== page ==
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Colin Devroe

Reverse Engineer. Blogger.

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Microsoft releases WSL 2

Lots of Microsoft developer related announcements over the last few days. Since I use WSL every single day I am really looking forward to this WSL 2 release.

Initial tests that we’ve run have WSL 2 running up to 20x faster compared to WSL 1 when unpacking a zipped tarball, and around 2-5x faster when using git clone, npm install and cmake on various projects.

Significant speed improvements. But this bit really takes the cake:

WSL 2 uses an entirely new architecture that uses a real Linux kernel.

WSL 1 used an entirely different approach. They described it like this:

It is the space between the user mode Linux binaries and the Windows kernel components where the magic happens. By placing unmodified Linux binaries in Pico processes we enable Linux system calls to be directed into the Windows kernel. The lxss.sys and lxcore.sys drivers translate the Linux system calls into NT APIs and emulate the Linux kernel.

WSL 1 is a light-weight emulated Linux experience that allows us to use things like Bash commands within Windows without a full VM. WSL 2 is full Linux kernel properly piped to use the Windows stack.

I’m no expert in these sorts of things but this work seems pretty amazing on the surface and using it every day has been great and it has gotten better very rapidly.

Xamarin videos, now on YouTube

Me, 17-minutes into an audio bit in 2017 (paraphrasing):

If you go onto YouTube search for a problem you’re having for Xcode and Swift you’ll find 15 well-produced videos to solve your problem. […] But you won’t find 15 well-produced videos with Visual Studio + C# (or Xamarin).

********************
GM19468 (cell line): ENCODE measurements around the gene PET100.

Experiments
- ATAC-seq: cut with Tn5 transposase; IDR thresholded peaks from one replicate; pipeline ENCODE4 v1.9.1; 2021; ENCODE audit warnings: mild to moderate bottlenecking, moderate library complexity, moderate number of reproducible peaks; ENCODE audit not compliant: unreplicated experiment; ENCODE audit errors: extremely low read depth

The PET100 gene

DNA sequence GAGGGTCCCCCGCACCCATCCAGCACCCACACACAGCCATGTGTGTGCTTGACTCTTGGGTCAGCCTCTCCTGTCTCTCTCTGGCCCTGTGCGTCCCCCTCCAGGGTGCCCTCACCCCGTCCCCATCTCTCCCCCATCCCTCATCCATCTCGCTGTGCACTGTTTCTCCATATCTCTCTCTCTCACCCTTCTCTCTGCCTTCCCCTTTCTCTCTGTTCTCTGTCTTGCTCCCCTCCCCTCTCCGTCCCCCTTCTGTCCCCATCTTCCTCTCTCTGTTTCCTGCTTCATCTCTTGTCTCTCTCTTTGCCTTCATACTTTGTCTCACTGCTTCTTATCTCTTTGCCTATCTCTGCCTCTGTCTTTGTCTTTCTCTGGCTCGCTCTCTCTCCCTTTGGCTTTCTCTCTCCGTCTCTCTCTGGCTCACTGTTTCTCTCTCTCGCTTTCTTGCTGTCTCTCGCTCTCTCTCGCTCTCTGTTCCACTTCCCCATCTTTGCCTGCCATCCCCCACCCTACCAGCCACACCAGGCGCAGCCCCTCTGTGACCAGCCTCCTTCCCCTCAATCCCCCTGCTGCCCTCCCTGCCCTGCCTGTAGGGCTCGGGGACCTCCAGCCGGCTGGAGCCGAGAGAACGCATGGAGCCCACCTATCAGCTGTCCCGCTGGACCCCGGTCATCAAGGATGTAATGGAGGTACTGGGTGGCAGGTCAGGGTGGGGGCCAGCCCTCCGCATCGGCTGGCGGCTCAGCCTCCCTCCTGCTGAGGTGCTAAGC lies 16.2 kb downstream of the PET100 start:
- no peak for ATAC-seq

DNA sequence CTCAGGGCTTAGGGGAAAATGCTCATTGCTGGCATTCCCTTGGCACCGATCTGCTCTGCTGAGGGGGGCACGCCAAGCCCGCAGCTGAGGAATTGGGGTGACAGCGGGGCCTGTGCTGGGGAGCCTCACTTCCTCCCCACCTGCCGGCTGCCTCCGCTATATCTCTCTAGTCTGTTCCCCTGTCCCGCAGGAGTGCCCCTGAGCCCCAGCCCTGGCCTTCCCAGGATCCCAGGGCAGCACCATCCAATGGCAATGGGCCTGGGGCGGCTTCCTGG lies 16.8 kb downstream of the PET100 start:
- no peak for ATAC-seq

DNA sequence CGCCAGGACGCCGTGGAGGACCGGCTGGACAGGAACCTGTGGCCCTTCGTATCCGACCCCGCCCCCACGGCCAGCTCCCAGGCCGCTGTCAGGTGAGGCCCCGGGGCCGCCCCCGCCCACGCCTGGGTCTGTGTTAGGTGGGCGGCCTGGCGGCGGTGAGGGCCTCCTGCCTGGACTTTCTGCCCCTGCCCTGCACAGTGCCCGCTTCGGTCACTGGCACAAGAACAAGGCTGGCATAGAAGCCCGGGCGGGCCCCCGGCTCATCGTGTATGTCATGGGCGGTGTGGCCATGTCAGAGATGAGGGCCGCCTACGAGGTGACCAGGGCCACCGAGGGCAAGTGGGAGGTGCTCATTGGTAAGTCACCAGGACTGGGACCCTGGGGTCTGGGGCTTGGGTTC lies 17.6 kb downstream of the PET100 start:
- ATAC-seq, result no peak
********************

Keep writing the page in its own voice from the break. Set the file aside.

For the last few years I’ve thought that Microsoft needs a much larger presence on YouTube (in addition to Channel9). They also need other developers that make these sorts of videos to do them as well. I’ve long thought they should directly sponsor a series of videos from Lets Build That App’s Brian Voong.

But, perhaps this new channel will help.

Boring is good in software development

I use the term “boring” here to describe that which isn’t brand new. Sometimes we’re only excited about the new. The new car! The new house! Rather than being content with what we have, because it works or is paid off or we’re familiar with every nook and cranny, we sometimes can get wrapped up in the excitement of something new.

Chris Coyier, co-founder of CodePen, writing on CSS Tricks:

Perhaps the worst reason to choose a complex solution is that it’s new, and the newness makes it feel like choosing it makes you on top of technology and doing your job well. Old and boring may just what you need to do your job well.

Me, in 2016, discussing a topic very similar to this in a piece I then titled Use what works, play with the new:

The very same reasons Kyle uses Ruby on Rails is why I use PHP. I do like the way Ruby looks far better than PHP. (Insert GIF of DHH saying Ruby is gorgeous here) I also think that the Rails framework is well structured for web applications. I do think Go looks succinct and interesting. And Node is likely better for some of the things I’m trying to accomplish. However, I’m faster with PHP, a lot of people know it, it is very fast and stable, and has been used in large-scale projects. So I’m perfectly happy using PHP.